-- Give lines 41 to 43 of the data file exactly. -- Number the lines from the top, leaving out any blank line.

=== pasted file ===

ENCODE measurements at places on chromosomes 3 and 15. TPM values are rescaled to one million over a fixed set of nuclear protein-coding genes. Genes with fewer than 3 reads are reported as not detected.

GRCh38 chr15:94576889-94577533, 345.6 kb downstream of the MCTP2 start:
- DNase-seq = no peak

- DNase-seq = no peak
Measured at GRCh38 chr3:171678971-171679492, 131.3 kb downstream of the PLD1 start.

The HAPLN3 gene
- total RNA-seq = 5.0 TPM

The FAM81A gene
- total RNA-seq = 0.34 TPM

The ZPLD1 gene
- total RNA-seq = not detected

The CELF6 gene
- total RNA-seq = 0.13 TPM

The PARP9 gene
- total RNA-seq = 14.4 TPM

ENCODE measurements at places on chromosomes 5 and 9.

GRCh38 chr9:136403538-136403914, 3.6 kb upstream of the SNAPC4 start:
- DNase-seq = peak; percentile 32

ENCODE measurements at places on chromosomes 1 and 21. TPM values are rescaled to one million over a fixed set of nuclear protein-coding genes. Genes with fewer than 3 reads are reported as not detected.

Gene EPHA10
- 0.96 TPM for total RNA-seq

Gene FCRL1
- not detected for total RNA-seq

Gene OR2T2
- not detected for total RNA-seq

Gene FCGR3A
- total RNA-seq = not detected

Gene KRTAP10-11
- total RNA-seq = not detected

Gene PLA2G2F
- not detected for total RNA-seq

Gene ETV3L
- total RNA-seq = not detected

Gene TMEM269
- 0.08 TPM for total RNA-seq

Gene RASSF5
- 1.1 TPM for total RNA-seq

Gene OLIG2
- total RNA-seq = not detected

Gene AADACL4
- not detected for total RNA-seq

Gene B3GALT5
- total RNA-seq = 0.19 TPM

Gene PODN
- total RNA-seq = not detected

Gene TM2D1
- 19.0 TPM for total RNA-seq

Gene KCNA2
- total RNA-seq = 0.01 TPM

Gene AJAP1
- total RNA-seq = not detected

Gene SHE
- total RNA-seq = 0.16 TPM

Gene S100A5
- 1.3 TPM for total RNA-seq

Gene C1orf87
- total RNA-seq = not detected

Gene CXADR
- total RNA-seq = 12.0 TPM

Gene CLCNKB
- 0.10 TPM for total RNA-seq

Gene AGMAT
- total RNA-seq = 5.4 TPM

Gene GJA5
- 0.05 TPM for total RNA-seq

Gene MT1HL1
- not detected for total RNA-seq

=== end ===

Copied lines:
- not detected for total RNA-seq

Gene B3GALT5
- total RNA-seq = 0.19 TPM